So, I’m not really seeing so much that’s new in this The Walking Dead thing yet. Except that it’s pretty gory not only for TV but also for some zombie movies I’ve see. Seems to be lots of lingering on head shots and blood spurting out in slow motion. Monty Python’s Sam Peckinpah would be proud.
The sheriff shooting the little-girl zombie in the head at the gas station in the beginning was pretty shocking. We don’t see little kids get killed in pop culture, even in the most graphic of horror movies. Even if they’re zombies. So that was surprising.
When it opened with the cop driving around in the afterscape of abandoned cars and discarded baby dolls and such, I did think: Cool, they’re just gonna go with the zombie apocalypse as a given, skip right over the whole how-did-it-happen bit. Which would have been new… because if they couldn’t have a good new original reason for the world turning zombie (and maybe they will in the long run, but we didn’t get it here), best to skip right over it. Except then they rewound and still didn’t give us the whys — we just got to watch the sheriff wake up in the hospital, where he managed to escape the bitey zombies. Which 28 Days Later — which predates the Robert Kirkman graphic novel this is based on — did first. And then he wanders around in a daze and stares at half-eaten human corpses and stuff for a while.
It’s all stunningly graphic for TV. But that’s the only thing that’s surprising about it. So far. I suppose that’s enough for some: I’ll admit the half-there zombie corpse dragging itself around the park was horrific. But I need more than that.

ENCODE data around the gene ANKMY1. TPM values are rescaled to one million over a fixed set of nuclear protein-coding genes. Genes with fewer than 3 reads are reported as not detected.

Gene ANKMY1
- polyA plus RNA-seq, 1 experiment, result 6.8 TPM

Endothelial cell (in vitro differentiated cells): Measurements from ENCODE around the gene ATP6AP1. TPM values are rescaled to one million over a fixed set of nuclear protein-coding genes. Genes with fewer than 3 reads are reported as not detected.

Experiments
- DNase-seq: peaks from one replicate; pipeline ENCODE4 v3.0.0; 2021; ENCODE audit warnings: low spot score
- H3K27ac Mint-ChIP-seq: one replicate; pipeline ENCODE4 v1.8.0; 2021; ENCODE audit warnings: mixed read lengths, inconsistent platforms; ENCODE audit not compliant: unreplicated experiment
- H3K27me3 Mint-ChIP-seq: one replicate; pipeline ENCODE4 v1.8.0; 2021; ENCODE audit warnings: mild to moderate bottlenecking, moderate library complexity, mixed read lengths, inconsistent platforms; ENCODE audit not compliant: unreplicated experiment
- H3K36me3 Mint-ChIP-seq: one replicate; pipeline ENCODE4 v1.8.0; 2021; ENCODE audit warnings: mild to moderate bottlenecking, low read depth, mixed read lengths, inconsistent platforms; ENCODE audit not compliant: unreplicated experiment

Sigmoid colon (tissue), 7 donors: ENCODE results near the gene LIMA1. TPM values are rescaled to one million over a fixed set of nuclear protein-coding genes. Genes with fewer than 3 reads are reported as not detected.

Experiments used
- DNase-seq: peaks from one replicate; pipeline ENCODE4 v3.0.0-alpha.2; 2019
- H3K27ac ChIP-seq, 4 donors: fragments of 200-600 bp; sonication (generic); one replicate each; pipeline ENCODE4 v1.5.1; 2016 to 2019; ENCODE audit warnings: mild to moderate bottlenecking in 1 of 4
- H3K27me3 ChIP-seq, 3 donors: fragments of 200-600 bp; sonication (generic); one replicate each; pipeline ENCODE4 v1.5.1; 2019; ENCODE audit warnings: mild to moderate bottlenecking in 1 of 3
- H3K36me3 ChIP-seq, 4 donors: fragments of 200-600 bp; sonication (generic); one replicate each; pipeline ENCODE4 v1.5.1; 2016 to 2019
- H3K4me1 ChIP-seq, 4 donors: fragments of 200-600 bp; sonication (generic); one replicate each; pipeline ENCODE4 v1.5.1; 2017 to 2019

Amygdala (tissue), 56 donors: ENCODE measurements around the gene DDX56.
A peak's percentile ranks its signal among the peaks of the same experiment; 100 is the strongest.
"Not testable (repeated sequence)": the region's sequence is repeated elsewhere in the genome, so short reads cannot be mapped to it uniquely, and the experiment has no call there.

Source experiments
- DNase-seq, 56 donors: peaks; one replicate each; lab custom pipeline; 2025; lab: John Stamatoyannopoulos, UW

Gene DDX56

I thought Andrew Lincoln — the actor playing the sheriff guy — was Tony Goldwyn at first.
I was really hoping that sexist sheriff who never met a woman who would turn off a light was gonna get eaten. (Seriously, dude? Meet some other women.) But I suppose we’re gonna see more of him, since he turns up later with a little band of survivors outside Atlanta… and with a new girlfriend who pisses him off. At least she can’t go around leaving the lights on with the power off everywhere.
I’ve always liked Lennie James (he was one of the more fascinating characters on the late lamented Jericho), and he’s fantastic here: there’s something so grounded about him, so competent and trustworthy (which was a bit scary on Jericho because it clashed there with the idea that perhaps we shouldn’t trust him, that maybe he was one of the bad guys). The bit where he’s drawing out the zombies by shooting into the street, hoping to see his zombified wife so he can put her out of her misery was a nice new touch, I suppose: movies don’t usually have time for such drawn-out character moments. I hope James turns up again.
Poor horsey there at the end. I was afraid that was gonna happen…